Although intended to serve as a single, reliable source of information across the entire asset lifecycle, BIM has been most widely applied to support design and construction processes where it has been promoted as the solution to the problems of poor documentation, fragmentation and lack of collaboration. An increasing number of countries around the world are now mandating BIM for new public infrastructure projects, and in the UK, US and Australia BIM standards have been published to provide guidance for industry on how to produce, exchange and use information in BIM.
In an ideal world, BIM standards are specified from the outset of new building projects, with a view to meeting the requirements of design, construction and operational stages of the asset lifecycle. A Common Data Environment is centrally managed, handover between lifecycle stages is carefully managed, and models are regularly updated throughout construction.
In reality, the BIM specification is developed well before operate and maintain (O&M) providers are considered and, quite reasonably, proceed with the needs of design and construction (D&C) in mind. As a result, the value of BIM is lost in the handover at completion when operators find the model isn’t applicable to ongoing asset management and maintenance functions. The value for the asset owner (who invested in BIM from the outset) is diminished and the poor experience leaves little incentive for O&M teams to attempt further efforts.
While complex infrastructure may be years in the construction, its working life will span tens, if not hundreds of years. Long after the safety barriers have been dismantled, and the builders have all gone home, how can operators and maintainers continue to leverage BIM investments and drive significant value and efficiencies during the longest phase of the asset’s lifecycle?
In this series of articles, we’ll provide a refresher on BIM and its benefits across the asset lifecycle. We’ll outline the use cases for leveraging BIM in enterprise asset management and how they can be achieved.
What is BIM?
Building Information Modelling (BIM) is the holistic process of creating and managing digital information for a built asset. As a shared knowledge resource across multi-disciplinary project teams, the BIM forms a reliable basis for decision-making.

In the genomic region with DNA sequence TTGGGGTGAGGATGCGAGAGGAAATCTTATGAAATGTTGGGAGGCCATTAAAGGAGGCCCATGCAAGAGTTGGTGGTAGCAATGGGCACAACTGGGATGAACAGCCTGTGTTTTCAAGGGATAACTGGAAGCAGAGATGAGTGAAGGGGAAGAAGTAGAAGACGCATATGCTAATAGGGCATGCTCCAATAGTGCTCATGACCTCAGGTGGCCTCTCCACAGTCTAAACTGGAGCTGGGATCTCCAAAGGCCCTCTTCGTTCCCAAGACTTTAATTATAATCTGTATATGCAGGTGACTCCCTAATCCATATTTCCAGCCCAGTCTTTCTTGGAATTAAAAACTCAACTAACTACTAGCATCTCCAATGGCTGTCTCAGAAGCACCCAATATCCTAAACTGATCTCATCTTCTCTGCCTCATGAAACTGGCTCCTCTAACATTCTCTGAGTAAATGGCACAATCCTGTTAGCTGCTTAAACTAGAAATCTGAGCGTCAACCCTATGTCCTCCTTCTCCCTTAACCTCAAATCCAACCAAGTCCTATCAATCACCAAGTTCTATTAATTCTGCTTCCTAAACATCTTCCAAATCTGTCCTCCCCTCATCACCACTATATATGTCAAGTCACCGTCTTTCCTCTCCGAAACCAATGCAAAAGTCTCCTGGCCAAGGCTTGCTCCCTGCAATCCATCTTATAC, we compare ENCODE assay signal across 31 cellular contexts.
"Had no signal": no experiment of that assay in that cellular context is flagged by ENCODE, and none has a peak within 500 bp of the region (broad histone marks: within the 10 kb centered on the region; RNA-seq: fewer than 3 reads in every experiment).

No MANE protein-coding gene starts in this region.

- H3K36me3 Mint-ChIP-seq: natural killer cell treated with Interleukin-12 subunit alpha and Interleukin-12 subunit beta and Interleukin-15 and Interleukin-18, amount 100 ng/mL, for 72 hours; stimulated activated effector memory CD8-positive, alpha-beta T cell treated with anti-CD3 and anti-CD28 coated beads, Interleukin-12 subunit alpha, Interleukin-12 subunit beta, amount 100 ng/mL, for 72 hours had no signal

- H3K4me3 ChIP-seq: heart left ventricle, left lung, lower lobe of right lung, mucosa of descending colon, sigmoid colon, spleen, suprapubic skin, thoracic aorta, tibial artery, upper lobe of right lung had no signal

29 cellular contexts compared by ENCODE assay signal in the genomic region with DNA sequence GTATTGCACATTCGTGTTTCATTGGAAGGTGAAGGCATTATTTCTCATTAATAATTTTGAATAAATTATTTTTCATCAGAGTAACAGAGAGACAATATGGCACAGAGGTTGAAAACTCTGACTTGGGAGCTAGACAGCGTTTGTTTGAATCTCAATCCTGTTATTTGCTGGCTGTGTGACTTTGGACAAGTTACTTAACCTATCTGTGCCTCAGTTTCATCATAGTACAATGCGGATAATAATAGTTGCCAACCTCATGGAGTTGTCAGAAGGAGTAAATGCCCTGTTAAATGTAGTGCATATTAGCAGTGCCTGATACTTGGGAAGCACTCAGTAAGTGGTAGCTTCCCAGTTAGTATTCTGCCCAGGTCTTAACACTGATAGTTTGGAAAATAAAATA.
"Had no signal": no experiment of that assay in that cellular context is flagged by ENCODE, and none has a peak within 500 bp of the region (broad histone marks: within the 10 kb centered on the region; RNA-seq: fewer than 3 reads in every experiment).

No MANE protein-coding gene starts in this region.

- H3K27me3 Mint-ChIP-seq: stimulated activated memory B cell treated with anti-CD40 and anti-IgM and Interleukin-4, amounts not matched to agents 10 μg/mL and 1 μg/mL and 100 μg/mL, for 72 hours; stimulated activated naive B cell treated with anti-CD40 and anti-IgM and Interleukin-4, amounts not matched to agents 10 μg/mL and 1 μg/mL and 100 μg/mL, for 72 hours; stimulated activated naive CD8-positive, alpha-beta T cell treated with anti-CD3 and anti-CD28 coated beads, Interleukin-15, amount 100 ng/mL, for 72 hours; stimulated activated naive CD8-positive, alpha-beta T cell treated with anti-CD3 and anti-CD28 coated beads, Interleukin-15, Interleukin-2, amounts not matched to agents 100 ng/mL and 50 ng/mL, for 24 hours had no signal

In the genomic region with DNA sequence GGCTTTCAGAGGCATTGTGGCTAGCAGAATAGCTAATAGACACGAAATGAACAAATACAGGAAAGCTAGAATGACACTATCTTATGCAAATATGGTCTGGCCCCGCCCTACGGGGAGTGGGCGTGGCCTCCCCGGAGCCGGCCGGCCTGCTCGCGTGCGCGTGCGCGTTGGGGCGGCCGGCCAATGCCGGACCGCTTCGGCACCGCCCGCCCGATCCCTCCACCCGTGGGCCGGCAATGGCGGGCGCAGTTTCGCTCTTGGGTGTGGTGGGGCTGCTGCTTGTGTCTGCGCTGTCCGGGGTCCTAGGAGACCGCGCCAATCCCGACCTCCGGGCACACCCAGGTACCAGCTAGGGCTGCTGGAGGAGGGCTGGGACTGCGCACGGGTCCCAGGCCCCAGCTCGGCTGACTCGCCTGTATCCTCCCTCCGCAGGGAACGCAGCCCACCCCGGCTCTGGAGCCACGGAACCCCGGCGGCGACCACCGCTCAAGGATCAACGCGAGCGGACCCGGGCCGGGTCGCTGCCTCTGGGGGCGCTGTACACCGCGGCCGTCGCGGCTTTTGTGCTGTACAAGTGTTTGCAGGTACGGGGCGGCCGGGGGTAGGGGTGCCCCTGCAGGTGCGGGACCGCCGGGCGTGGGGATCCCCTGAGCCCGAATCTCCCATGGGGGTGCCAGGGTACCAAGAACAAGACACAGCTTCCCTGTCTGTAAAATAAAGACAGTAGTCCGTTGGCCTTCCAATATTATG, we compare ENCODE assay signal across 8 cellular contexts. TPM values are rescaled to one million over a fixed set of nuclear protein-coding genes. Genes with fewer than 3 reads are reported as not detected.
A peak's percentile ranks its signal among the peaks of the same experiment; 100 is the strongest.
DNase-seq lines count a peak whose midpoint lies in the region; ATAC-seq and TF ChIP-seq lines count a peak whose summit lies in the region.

Traditionally, design and construction processes were reliant on two-dimensional technical drawings (plans, elevations, sections). BIM extends the three primary spatial dimensions (width, height and depth) to incorporate other information vital to a successful project, such as time (sometimes called 4D BIM), cost, or materials. BIM can therefore capture more than just the geometric design and supports a wide range of collaborative processes.
A global study on digital transformation through BIM explored the adoption and impact of BIM in the design and construction industry. The benefits were found to include:
- improved ability to manage complexity
- reduced number of constructability issues onsite
- reduced defects at handover
- improved stakeholder engagement
- improved cost control
The value of BIM in operate and maintain processes
Although the uptake of BIM has been led by the design and construction industries, there are applications across the asset lifecycle. In fact, the largest potential benefits can be found in asset operations for organisations who can successfully integrate BIM to enterprise asset management systems like Maximo Application Suite (MAS).
Some of the common use cases driving value through BIM in the O&M stage of the asset lifecycle include:
Automate creation of the asset register on handover
The Project Information Model (PIM) used in design and construction is rarely conditioned and ready for use as an Asset Information Model (AIM). As a result, the transition from construction to operations for many large infrastructure projects involves extensive manipulation of project data in spreadsheets before loading it into the EAMS. Depending on the maturity of existing EAMS and BIM practices, the process of creating functional locations and their respective assets can be automated during handover, reducing the effort required to leverage BIM in operations.